9 responses to “Charity: Helping Those Poorer Than Me!”

  1. Traciatim

    Lets take a step back for a second, if the GDP of Cambodia is 8.3 billion according to http://www.state.gov/r/pa/ei/bgn/2732.htm and the sex trade and human traffic brings in 500 Million according to the video, that’s 6% of GDP.

    There are fears in the USA because the economy may contract by a few tenths of a percent over a couple quarters causing a recession, imagine what would happen if it contracted by 6% suddenly.

    Now imagine instead the legalize and regulate prostitution worldwide, and suddenly you convert a degrading illegal activity in to a worldwide industry. It’s very obvious that there is a HUGE market for it. The only reason it’s illegal is because of the crime rate increase involved, but the only reason there is crime involved is because it’s illegal.

    Maybe people should get a clue that no matter what you do this will happen as long as there is a market for it. Since the market has been around almost as long as there has been goods to exchange for it, why not get it out in the open.

    For the record, I have never exchanged money for sexual favours. Unless you count presents for the spouse . . . which is basically the same transaction I suppose if you really look at it, except with someone you know instead of a stranger.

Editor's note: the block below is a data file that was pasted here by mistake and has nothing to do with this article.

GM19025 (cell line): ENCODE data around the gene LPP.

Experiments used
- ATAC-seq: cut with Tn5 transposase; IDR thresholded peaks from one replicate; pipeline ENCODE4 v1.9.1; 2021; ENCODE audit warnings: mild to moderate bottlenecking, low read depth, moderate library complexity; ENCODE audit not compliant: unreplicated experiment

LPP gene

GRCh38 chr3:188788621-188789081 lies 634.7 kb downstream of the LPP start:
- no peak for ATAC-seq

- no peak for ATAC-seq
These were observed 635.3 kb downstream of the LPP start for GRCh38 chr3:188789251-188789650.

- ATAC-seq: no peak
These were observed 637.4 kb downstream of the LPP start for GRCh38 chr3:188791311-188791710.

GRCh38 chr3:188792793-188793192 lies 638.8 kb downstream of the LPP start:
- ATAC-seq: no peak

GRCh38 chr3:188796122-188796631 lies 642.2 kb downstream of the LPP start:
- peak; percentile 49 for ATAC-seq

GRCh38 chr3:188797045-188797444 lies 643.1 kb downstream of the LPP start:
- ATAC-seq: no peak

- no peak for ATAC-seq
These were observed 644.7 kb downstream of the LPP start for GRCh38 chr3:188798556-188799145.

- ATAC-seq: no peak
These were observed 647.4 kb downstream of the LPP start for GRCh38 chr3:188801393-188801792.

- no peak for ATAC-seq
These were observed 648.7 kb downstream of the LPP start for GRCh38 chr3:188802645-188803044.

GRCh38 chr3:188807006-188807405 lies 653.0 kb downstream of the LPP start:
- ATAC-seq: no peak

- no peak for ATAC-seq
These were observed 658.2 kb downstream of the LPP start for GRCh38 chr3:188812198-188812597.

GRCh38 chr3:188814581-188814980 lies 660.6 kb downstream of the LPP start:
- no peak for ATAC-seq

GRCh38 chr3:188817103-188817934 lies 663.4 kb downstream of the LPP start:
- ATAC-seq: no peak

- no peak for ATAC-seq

2. Bethany

    Yay Cambodia! This is a great cause, but the person above me is right. As someone who has lived in Cambodia, the government will not shut down one of the country’s biggest earnering industries. In order to really stop trafficking and the sex trade, one needs the help of the gov’t, which will never happen under Hun Sen.

  3. Peter Mottola

    I’ve got a friend who got very involved with the human trafficking issue up at Brown. Terrible stuff, that.

    On the financial side: keep track of your donations for tax time. Jesus said “when you give to the poor, do not let your left hand know what your right hand is doing”, although he was a little fuzzier on the subject of Uncle Sam. Apparently places that accept clothing donations will give you receipts and whatnot … hey, why not, right?

  4. Trent Hamm

    #4: Look at it as a way to get Uncle Sam to donate more. If you donate $1,000 and get a $250 deduction, why not then donate that $250 after you file taxes? Then, the next year, you have a $62.50 deduction … and donate that.

  5.   Spotlighting The First Four Charities by No Credit Needed

    [...] from Poorer Than You writes Charity: Helping Those Poorer Than Me – an article about the Cambodian Rural School Project.  From the article [...]

  6. Cabe

    I like charities and think it is great when there is awareness raised about them. It is important that we help other humans and maybe give them the same chance we have to be successful. Thanks for sharing that video!

  7. Jegatheez

    This article touched my heart by watching the video itself.Though I am from India,I am some what aware of the human trafficking in Cambodia.The awareness should be created to people.And Some social groups like -American Assistance for Cambodia have initiated good task towards helping the poor,yes poorer than us,of course poorer than me!I encourage building schools.Making others happy for a minute is great one while comparing to earning thousands for his own living.Let us spread this and make others happy!

  8. Upperatus

    Good on you for seeing the beauty of helping others. And I completely agree – without doing good in this world, money is just tough paper.